5 Ways International Students Can Ace Their College Applications

pen-writing-notes-studyingApplying to university—no matter which country you call home—is a complex process. International students may be unsure as to what, exactly, is needed to increase their chances of gaining admission to the American school of their dreams, but never fear! These five areas (and their associated strategies) can help students ace their college applications.

1. Entrance examinations

College entrance examinations—like the ACT and SAT—are required by many schools in the United States, whether or not the applicant is an international student. These tests are typically taken in the third year of high school. The higher your score on these exams, the more choices you generally have in regard to which colleges and universities you can attend. The more selective a school is, the higher its minimum ACT or SAT score will likely be. Prepare in advance for college entrance examinations so that you will have time to retake the test if necessary, and so that your results will arrive at the admissions office by the deadline.

2. AP or SAT Subject Tests

In addition to the aforementioned entrance examinations, many American students complete AP exams and SAT Subject Tests in order to earn college credit, as well as demonstrate to admissions officers that they are prepared for higher education. Certain selective institutions even require applicants to take one or more SAT Subject Tests. In many instances, international students can sit for these exams, as well. For instance, individuals who speak a language other than English can earn credit for mastery of their native language just by succeeding on one of these tests.

3. The IELTS or TOEFL examination

International students whose native language is not English will likely be required to prove English proficiency. Although the TOEFL is more common, some colleges and universities will also accept results from the IELTS. Be sure to review the application requirements for the schools that most interest you. Again, amply prepare for the test, and schedule your exam date well in advance of deadlines to allow for any retakes, and for scores to be reported to the college admissions office in a timely fashion.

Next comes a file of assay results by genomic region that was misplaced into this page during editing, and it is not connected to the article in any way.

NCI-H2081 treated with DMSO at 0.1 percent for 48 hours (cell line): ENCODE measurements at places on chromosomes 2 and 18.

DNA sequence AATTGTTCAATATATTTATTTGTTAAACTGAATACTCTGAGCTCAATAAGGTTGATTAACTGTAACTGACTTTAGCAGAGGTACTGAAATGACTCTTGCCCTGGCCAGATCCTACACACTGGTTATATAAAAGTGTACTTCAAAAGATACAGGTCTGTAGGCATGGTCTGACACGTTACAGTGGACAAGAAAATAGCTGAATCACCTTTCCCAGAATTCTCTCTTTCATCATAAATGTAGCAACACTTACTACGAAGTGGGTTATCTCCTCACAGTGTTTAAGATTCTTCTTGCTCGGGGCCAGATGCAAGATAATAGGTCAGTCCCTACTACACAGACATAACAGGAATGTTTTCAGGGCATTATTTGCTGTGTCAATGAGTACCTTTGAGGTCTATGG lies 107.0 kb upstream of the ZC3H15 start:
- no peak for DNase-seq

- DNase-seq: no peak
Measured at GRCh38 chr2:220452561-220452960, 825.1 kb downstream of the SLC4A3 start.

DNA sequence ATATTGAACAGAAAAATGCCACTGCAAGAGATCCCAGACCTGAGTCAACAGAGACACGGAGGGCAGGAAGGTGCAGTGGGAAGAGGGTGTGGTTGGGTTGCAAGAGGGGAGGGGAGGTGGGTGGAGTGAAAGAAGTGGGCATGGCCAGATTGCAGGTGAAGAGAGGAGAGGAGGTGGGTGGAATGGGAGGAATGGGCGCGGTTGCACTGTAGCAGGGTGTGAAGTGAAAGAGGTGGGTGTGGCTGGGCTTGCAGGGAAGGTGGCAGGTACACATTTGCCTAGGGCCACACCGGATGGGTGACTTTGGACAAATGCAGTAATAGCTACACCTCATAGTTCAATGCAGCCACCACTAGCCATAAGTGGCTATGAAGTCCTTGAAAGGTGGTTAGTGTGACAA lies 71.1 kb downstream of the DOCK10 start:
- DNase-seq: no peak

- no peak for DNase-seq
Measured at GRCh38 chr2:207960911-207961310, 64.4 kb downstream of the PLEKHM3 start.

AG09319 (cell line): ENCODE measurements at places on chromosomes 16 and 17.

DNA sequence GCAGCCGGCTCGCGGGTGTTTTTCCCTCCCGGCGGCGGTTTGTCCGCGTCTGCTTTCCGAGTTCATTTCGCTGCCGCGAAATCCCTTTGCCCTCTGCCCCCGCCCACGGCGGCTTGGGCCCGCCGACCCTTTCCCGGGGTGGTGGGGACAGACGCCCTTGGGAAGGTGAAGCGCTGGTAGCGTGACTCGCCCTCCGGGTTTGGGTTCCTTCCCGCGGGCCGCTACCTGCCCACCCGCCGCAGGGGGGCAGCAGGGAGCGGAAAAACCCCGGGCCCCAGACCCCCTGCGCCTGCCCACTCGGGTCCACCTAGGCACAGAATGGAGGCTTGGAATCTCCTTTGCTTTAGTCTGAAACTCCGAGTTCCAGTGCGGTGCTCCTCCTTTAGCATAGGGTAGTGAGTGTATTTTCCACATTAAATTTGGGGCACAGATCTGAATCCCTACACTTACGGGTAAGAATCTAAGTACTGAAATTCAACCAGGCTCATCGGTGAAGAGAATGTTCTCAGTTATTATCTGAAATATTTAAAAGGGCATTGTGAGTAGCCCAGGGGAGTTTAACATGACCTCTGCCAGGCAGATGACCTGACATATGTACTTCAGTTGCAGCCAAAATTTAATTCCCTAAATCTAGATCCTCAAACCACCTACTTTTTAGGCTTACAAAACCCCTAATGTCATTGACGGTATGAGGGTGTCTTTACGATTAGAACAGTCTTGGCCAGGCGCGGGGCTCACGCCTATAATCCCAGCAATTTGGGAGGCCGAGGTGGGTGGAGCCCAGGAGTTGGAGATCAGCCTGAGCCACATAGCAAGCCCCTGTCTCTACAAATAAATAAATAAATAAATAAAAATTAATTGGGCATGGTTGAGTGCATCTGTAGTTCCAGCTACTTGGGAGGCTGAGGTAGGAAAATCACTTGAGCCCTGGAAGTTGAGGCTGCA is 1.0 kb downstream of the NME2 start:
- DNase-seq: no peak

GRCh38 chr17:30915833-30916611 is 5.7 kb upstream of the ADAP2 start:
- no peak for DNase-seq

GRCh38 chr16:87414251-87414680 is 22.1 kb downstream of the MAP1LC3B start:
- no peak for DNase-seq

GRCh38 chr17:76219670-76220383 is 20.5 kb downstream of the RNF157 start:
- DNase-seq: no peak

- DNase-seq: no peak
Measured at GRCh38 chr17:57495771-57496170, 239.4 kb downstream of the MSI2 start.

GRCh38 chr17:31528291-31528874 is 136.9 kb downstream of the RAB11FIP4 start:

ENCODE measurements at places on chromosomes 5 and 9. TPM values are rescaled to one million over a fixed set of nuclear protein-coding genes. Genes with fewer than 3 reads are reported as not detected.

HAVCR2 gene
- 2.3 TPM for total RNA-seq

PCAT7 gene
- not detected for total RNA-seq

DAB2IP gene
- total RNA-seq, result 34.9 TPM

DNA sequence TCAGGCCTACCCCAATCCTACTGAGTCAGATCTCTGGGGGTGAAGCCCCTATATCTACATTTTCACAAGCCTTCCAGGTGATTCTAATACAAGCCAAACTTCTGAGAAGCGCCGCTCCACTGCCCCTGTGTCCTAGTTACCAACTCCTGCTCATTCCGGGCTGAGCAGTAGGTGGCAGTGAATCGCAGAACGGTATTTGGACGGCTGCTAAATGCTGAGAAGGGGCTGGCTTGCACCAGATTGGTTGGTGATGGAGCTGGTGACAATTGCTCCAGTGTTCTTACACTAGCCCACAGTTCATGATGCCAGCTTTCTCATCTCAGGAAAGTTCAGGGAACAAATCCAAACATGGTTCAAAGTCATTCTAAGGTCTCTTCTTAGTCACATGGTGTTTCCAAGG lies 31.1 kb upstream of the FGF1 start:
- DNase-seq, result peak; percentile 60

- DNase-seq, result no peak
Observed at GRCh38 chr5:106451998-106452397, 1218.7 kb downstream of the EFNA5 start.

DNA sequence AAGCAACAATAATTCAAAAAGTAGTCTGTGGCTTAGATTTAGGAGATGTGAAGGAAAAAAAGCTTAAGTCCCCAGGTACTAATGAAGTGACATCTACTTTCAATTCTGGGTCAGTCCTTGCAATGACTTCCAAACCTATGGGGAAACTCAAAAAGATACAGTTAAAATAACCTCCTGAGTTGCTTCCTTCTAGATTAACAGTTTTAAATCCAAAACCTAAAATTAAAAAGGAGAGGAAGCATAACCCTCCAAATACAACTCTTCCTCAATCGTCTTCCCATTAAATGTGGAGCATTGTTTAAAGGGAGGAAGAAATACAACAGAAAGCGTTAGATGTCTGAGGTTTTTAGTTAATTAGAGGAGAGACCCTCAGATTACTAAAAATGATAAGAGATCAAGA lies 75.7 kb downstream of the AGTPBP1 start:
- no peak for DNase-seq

4. Transcripts

In addition to earning great grades in high school, international students must also have their transcripts translated (and, in certain cases, evaluated) if they attended class in a language other than English. There are several organizations that will translate and evaluate your transcript. You can receive help with this process from your current school, from a university in your home country, or from organizations that assist international students with American study opportunities. This process does, however, take time, so build it into your schedule.

5. Extracurricular abilities and interests

In the United States, college admissions is not just about test scores and grades. Schools are seeking students who are an ideal fit for their institutions—those individuals who will do well and enhance the school experience for other students. Once an applicant completes the exams and paperwork required to submit his or her application, he or she will still need to make this application stand out from others in order to be accepted. This is an area where international students can shine. By definition, international students have experiences that are outside the norm for American students. For example, international students are typically more likely to be multilingual than American students, even if they are from an English-speaking country. International students who are interested in attending college in the United States should make an effort to show that they are well-rounded and have interests and abilities outside of their area of study. They should also make sure to do their research and communicate why they want to attend a particular college or university.

Whether a student is from the United States or not, the college application process involves doing well on tests, doing well in courses, and demonstrating that the student is a well-rounded individual. International students sometimes have the added burden of extra steps, but in the end, those individuals who satisfy this criteria have a strong shot at acing their college applications.

 

Dana Elmore is a contributing writer for UniversityTutor.com, the world’s largest global marketplace for finding independent tutors.

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